Fat Lessons

creamToday I’m going to start a little series.  I don’t know how many posts it will be.  As many as it takes.  And I’m going to keep them short.  They’ll be mini-bite lessons on fats.  (Oils are fats too.)  The kinds of fats you eat can make or break you.  Because sorting out fat terminology drove me crazy, I’ll start there.  Everybody throws these terms around:  saturated, unsaturated, MUFAs, PUFAs, omega-3s, omega-6s, linolenic acid, linoleic acid, MCT, and SCFA.  If my eyes glaze over reading posts and comment threads about fats, I’ll bet many of you out there have the same problem.  Let’s remedy that in little bits.

First off, fats are made of fatty acids, three of them in fact, bonded to a backbone called a glycerol.  Thus you get “TRIGLYCERIDES.”  Fats.

Mostly what health writers are talking about when they talk about “fats,” is the kind of fatty acids that make up the package called the triglyceride.  What kind of fatty acids are involved.  Fatty acids can be saturated.  Or unsaturated.  Or MUFAs.  Or PUFAs, omega-3s.  And so on.

THERE ARE TWO MAIN WAYS TO CATEGORIZE FATS, BY HOW SATURATED THEIR FATTY ACIDS ARE OR HOW LONG THEIR FATTY ACIDS ARE.  This is why it gets so confusing to read health articles on fats.  That and the fact that foods, oils, and fats are made up of many types of those terms I listed up there.  For example, olive oil is a mixture of several different types of fat.  So it gets confusing.

Today we’ll outline the saturation/unsaturation terms.  Later we’ll outline them (rather easily) by length.

Here is the outline for your head.  Don’t think about foods for now.  Foods, natural fats, and natural oils are a mix of all these terms you and I have spinning around our heads.  Today, just think of terminology.  Later we’ll apply it to food.


     I.  Saturated fats:  All carbons are full-up.  No double bonds.  Not much room for chemical reactions to take place.  Stable.  Solid.

     II.  Unsaturated fats:  Some carbons are double bonded, leaving room for chemical reactions to take place.  Liquid.

          1.  Monounsaturated fats  (MUFAs):  Only one double bond so less reactive than PUFAs.  More stable.

          2.  Polyunsaturated fats (PUFAs):  More than one double bond.  This makes them more reactive and less stable than saturated fats and MUFAs.

               a.  Omega-3

               b.  Omega-6

               c.  Omega-9

That’s it.

What do I want you to notice?  I want you to notice that omega-3s are PUFAs.   I want you to notice that saturated fats are the most chemically stable.  Then monounsaturated fats (MUFAs).  Then polyunsaturated fats (PUFAs).

That wasn’t too taxing, was it?  Do your eyes glaze over when you read those fat articles?  Do you wish somebody would figure out fats and stick to their story?  Do you worry about fat?  Do you try to stay low-fat or avoid certain fats?  I’d love to know.  And know why.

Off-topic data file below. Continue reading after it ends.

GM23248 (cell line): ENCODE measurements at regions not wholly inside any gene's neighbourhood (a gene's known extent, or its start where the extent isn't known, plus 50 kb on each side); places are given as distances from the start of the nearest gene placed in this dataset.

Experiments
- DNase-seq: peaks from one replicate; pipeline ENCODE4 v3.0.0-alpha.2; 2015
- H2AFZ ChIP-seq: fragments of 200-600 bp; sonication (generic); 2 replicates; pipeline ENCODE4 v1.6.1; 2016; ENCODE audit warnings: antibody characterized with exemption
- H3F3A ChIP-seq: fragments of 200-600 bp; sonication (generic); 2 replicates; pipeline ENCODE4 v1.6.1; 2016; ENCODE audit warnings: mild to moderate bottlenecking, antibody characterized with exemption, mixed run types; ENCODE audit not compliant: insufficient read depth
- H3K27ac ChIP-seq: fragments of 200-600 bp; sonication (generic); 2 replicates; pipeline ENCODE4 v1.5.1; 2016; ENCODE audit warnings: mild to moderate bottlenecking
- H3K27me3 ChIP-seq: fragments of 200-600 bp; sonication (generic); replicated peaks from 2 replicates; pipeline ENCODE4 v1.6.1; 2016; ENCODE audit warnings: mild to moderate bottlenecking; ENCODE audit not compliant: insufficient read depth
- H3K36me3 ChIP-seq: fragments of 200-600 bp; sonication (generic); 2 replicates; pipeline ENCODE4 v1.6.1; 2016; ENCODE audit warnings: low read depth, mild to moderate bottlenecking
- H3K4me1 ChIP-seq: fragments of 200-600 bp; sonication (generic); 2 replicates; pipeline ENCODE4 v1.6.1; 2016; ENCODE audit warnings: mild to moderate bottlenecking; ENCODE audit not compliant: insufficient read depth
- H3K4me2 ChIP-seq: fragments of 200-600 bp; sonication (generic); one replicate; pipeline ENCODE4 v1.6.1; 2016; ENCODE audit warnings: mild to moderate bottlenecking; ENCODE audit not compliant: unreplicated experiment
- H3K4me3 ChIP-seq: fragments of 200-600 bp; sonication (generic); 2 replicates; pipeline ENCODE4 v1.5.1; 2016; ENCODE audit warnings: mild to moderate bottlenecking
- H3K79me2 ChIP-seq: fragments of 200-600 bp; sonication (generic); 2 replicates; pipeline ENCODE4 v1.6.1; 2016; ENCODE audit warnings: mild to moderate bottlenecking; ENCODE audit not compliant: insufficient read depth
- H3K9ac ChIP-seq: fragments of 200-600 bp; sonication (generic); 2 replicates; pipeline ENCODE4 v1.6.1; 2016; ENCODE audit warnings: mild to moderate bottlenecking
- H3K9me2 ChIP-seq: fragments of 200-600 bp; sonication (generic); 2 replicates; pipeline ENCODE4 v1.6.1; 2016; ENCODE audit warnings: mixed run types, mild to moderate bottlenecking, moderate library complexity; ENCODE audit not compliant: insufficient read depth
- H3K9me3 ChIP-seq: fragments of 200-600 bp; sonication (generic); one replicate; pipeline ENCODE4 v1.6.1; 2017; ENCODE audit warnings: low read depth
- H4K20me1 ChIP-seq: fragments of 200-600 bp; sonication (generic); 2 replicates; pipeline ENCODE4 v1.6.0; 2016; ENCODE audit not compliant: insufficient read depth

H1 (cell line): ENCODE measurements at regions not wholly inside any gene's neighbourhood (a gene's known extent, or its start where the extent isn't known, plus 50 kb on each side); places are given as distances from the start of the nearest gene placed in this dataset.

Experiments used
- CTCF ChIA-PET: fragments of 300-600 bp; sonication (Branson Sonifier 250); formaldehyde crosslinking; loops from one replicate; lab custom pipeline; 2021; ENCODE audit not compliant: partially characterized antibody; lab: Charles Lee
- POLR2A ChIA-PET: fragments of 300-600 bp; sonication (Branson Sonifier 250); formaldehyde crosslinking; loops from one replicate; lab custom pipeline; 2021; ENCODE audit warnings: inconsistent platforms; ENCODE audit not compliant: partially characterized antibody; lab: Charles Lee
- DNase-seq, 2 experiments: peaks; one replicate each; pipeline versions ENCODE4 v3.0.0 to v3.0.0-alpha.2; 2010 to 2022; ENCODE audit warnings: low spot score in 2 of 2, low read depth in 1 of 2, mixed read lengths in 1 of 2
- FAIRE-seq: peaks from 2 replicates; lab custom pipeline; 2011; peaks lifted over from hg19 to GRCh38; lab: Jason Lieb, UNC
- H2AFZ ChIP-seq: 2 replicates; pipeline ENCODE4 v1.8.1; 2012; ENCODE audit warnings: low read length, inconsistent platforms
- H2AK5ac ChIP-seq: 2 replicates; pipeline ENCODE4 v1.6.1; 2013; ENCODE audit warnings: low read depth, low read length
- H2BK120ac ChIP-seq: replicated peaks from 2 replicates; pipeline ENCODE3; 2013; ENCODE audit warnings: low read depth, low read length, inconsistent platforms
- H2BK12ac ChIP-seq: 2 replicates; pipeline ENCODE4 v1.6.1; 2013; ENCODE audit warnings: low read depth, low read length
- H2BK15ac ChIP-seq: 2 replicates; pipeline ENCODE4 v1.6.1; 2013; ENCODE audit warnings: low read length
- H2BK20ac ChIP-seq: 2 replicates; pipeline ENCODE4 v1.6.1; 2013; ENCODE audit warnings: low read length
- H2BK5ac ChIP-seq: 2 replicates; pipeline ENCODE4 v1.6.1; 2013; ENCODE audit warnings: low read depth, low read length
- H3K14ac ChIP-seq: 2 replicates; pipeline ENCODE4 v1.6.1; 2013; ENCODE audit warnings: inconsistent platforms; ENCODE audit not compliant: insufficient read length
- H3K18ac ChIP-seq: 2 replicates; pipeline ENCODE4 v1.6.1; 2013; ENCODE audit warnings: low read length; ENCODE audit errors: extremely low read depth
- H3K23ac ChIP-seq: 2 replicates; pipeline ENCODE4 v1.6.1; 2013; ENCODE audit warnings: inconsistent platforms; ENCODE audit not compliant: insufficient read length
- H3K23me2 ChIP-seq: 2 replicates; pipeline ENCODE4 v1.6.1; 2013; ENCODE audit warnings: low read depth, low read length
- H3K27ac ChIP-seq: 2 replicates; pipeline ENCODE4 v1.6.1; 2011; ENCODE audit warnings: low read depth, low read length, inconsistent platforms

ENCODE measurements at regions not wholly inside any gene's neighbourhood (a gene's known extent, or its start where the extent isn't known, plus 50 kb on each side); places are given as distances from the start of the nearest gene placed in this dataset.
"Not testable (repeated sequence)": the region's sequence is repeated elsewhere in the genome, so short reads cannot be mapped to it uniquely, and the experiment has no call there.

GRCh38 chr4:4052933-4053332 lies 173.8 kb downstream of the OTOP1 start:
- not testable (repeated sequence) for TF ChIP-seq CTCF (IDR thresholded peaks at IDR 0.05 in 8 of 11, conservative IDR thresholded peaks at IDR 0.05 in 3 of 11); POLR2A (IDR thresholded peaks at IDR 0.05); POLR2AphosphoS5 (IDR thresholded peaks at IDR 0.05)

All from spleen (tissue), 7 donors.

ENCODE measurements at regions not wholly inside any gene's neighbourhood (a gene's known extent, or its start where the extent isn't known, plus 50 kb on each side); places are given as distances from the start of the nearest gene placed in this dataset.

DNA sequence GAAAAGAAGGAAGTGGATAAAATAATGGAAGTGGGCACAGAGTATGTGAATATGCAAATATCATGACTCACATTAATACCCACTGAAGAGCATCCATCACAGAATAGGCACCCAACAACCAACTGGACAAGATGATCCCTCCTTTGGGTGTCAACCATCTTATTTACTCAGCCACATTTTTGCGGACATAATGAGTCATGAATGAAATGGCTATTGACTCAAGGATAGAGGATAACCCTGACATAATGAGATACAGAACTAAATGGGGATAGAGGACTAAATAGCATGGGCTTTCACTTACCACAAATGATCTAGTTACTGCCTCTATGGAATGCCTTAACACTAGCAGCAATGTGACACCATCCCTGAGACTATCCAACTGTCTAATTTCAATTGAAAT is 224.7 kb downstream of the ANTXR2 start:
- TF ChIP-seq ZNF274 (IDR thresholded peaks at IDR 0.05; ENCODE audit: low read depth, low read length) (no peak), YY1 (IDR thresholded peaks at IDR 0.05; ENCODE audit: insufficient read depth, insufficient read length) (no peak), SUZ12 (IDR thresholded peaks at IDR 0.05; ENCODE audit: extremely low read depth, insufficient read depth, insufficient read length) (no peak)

Have a good weekend.  It’s Labor Day weekend here, and we have company coming for a real good time!  My children are a little worried, “Mom, I don’t think they’re going to like our food…”  My poor kids.  Traumatized.


4 thoughts on “Fat Lessons

  1. Jack

    Hello Terri, I had a quad bypass in Feb 2016. Since I didn’t want to clog up my shiny new arteries, I decided to follow the Dr. Dean Ornish diet. He cuts all oils. I’ve been an oil free vegan since July 2016. I sauté my veggies in white wine! I found your blog while reading the Potato Hack.
    Regards, Jack (68 years)

    1. thehomeschoolingdoctor Post author

      Thanks, Jack. I’ve read a little about Ornish, although it seems to have come more from people talking ABOUT Ornish. LOL! Ha! I suppose a better way for me to do it would be to read some Ornish. I’ll do that. Thanks.

      I could see living without added oils as a truly healthy way to live, as long as one’s diet contained plenty of whole, real foods rich in oils/fats. I do think we need them (oils and fats), but I’ve come to think that once we squeeze them out of food, it’s a downhill path.

      I hope you’re feeling and functioning great! I’m sure Dr. Ornish has made sure to hit the points that are a little lower in a vegan diet, but in case not, vitamin B12 is one I think about. And vitamin K2 would be one to read about, especially as you’ve had “clogged” arteries.

      Stop by here anytime. I’ve corresponded with Tim Steele (The Potato Hack) quite a bit regarding resistant starch, butyrate, fiber, and short chain fatty acids. All plant matter stuff!

      Good day!


    2. Dr Bailey

      Cutting out fat is going to calcify recorder calcify your arteries because you don’t have enough vitamin K

      1. thehomeschoolingdoctor Post author

        Clarification for people passing by to Dr. Bailey’s point:

        Plant-based should have plenty of K1, just not much K2. (Where fermented foods may help some with this lack of K2) It’s the K2 that helps make sure the calcium isn’t deposited in the arteries. I like to see people get sources of K2.

        If Dr. Bailey disagrees with my liberty of adding to his comment, I hope he’ll see it and pipe back in.



Leave a Reply

Fill in your details below or click an icon to log in:

WordPress.com Logo

You are commenting using your WordPress.com account. Log Out /  Change )

Twitter picture

You are commenting using your Twitter account. Log Out /  Change )

Facebook photo

You are commenting using your Facebook account. Log Out /  Change )

Connecting to %s

This site uses Akismet to reduce spam. Learn how your comment data is processed.